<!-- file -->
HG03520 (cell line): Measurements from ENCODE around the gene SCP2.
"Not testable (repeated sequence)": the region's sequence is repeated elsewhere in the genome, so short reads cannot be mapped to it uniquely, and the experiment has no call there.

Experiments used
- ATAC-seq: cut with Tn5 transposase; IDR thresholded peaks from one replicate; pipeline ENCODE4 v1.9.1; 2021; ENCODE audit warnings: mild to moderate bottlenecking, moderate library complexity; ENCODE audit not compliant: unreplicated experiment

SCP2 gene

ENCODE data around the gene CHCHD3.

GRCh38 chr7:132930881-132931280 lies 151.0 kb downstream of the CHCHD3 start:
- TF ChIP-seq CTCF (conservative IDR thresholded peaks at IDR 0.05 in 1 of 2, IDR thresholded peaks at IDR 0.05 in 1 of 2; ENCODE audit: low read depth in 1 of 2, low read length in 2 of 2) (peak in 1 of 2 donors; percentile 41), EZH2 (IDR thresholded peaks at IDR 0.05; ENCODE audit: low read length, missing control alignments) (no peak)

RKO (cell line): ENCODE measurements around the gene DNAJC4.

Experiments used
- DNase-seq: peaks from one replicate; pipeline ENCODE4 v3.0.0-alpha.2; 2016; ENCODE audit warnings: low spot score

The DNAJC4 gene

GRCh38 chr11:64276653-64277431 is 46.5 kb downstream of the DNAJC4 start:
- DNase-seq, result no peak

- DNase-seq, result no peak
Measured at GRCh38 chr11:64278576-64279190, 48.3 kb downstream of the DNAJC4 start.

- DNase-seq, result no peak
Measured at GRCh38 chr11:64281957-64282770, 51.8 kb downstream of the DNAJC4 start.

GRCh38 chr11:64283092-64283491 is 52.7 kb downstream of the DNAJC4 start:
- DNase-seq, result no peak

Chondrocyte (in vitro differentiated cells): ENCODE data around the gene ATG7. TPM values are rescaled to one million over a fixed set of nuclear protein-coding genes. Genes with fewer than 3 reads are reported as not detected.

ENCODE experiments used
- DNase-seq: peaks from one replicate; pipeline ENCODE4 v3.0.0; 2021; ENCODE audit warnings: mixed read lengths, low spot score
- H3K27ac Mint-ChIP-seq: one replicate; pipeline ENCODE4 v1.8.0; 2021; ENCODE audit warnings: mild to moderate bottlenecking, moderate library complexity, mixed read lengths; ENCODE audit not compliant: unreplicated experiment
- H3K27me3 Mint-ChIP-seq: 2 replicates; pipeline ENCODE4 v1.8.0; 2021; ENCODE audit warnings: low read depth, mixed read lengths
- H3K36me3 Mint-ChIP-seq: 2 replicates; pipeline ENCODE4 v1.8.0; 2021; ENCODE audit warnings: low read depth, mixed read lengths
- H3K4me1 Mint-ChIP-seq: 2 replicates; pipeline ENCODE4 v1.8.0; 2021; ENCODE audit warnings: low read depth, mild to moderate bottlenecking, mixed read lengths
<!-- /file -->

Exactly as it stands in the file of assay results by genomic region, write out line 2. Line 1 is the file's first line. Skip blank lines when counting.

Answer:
"Not testable (repeated sequence)": the region's sequence is repeated elsewhere in the genome, so short reads cannot be mapped to it uniquely, and the experiment has no call there.